Wed., May 11 : Barson, Chapter 6, group work. Fournier, XXXI, §§ 1-5.

Fri., May 13 : Preparation of group presentations. Fournier, XXXII, §§ 1-4. Film: Fauteuils d'orchestre (part 1).

Mon., May 16 : Proverb: « Une main lave l'autre. » Pronunciation: [ɥ], [w], [j] (suite). Provocative group presentations. Fournier, XXXIII, §§ 1-5. Film: Fauteuils d'orchestre (part 2).

Wed., May 18 : Cheering group presentations. Fournier, XXXIV, §§ 1-3. Film: Fauteuils d'orchestre (part 3).

Fri., May 20 : Final review. Fournier, XXXV, §§1-3. Film: Fauteuils d'orchestre (part 4).

QUIA homework schedule

QUIA exercises should be done within three days of the class on the related subject. After that date the QUIA site will no longer accept your work. And neither will I!

Recommended:  As you do exercises, use your doughty Cuthbertson verb wheel to review verbs you've forgotten or with which you're not familiar.

After Feb. 14 class on the present tense, QUIA exercises due by Feb. 20 : §§1-1.1, 2, 4, and 5 and §§ 1-2.1 and 2.

After Feb. 16 class on the imperative, QUIA exercises due by Feb. 22 : §§1-1.7 and 8 and § 1-2.4.

After Feb. 23 class on the infinitive, no QUIA exercises. Instead, write out exercises VI, VII, VIII, IX, and XI from pp. 23-24 in Barson, and turn them in on Feb. 25 (in class).

After Feb. 28 class on the passé composé, QUIA exercises due by Mar. 3: §§2-1.1-3.

After Mar. 2 class on the imparfait, no QUIA exercises. Instead, rewrite these sentences using the imparfait and turn in on Mar. 4: 1. Ils parlent arabe. 2. Je ne comprends rien. 3. Il n'a pas de manteau ; il doit avoir froid. 4. Tout le monde connaît cette histoire. 5. Il est inutile de la raconter. 6. Nous ne sommes plus amis. 7. J'ai mal aux pieds. 8. Elle n'a pas votre adresse. 9. La tour Eiffel ne l'intéresse pas. 10. Il fait beau. 11. Je m'amuse. 12. Elle ne le croit pas. 13. On ne voit personne. 14. Faites-vous attention ? 15. Elles vont à la gare.

After Mar. 7 class on the passé composé and the imparfait, QUIA exercises due by Mar. 10: §§2-2.1 (A-E [all]).

After Mar. 9 class, QUIA exercises due by Mar. 12: §2-2.2.

After Mar. 14 class on questions and interrogative adverbs, QUIA exercise due Mar. 17: §3-2.1.

After Mar. 16 class on questions and interrogative pronouns, QUIA exercises due Mar. 19: §§3-2.2, 3, and 4.

After Mar. 21 class on impersonal verbs and depuis, QUIA exercises due on Mar. 24: §§3-2.6 and 7.

After Mar. 30 class on the future tense, QUIA exercises due by Apr. 2: §§4-1.1 and 2.

After Apr. 11 class on the conditional, QUIA exercise due by Apr. 14: §4-2.1.

After Apr. 13 class on conjunctions and the verb devoir, QUIA exercise due by Apr. 16: §4-2.7.

After Apr. 18 class on articles, QUIA exercises due by Apr. 21: §§5-1.1, 4 & 5.

After Apr. 20 class on possesive adjectives, no QUIA exercises.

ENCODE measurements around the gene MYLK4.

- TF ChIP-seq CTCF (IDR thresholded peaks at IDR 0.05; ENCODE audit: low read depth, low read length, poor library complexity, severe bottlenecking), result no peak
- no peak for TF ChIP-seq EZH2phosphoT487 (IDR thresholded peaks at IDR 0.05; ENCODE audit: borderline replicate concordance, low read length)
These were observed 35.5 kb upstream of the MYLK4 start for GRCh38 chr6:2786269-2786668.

After Apr. 27 class on demonstrative adjectives and pronouns and expressions with avoir, QUIA exercises due by Apr. 30: §§5-2.1, 3, 5, and 6.

After May 2 class on subject pronouns and direct and indirect object pronouns, QUIA exercises due by May 5: §§ 6-1.1-2.

After May 4 class on y and en, QUIA exercises due by May 7: §§6-1.3 and 6-2.1-2.

After May 9 class on possessive constructions, idiomatic expressions with en and y, no QUIA exercises.

Schedule of compositions

NOTE: These are due in class on the day indicated. Double-space and leave margins on all sides of at least one inch (2.54 centimeters).

MORAL PHILOSOPHY. Mon., Feb. 28 : Dialogue entre vous et votre conscience (votre alter ego). Votre conscience emploie beaucoup de verbes à l'impératif ! (150 mots)

EDUCATIONAL EMBARRASSMENTS. Mon., Mar. 14 : Racontez au passé un fait comique ou scandaleux qui vous est arrivé. N'oubliez pas d'utiliser les termes d'enchaînement (Barson, p. 44). (200 mots)

COMMANDER IN CHIEF. Mon., Mar. 28 : Imaginez que vous partez en voyage (un séjour à l'étranger par exemple) et que vous donnez des instructions aux membres de votre famille ou à vos amis. Utilisez les expressions suivantes : pendant que ; tandis que ; aussitôt que ; quand + le futur. (250 mots)

LOVE AND INTRIGUE. Mon., May 2 : L'autre jour Henri a reçu une lettre. La lettre était dans une enveloppe rose parfumée. La mère d'Henri était très curieuse de savoir qui avait écrit cette lettre mais elle savait qu'elle ne devait pas y toucher. Pourtant, incapable de résister à sa curiosité, elle l'a ouverte à la vapeur... Continuez cette histoire. Quel est le contenu de la lettre ? Imaginez le dialogue entre Henri et sa mère lorsque celui-ci découvre l'indiscrétion de sa mère. (250 mots).

Calculation of grades

Your grade will be determined as follows:

  • 20% Participation
  • 20% Workbook exercises (QUIA)
  • 10% Four compositions
  • 10% Contributions to collective vocabulary project (Google Docs)
  • 10% Group presentation
  • 10% Midterm exam
  • 20% Final exam (Tuesday, May 24 at 8:00 a.m.

  • Comments on each of these components:

  • Class participation. Faithful attendance and diligent participation are just about essential. Your attendance and participation, both in class and in individual meetings, will affect your grade. I will evaluate your participation as follows. Your presence and participation in class will be evaluated after every class. You will receive either 0, 1, 2, 3, or 4 for each class. Zero means you were absent; 1 means either that you arrived noticeably late, or did not bring needed materials, or would or could not participate; 2 means that you were present but scarcely participated, or were not adequately prepared; 3 means that you participated minimally in class activities; and 4 means that you appeared to be well prepared and made adequate efforts at communicating in French. At the end of the course the average of these scores will be laboriously calculated, and 20% of your grade will be determined by the result, on a conventional 4-point scale.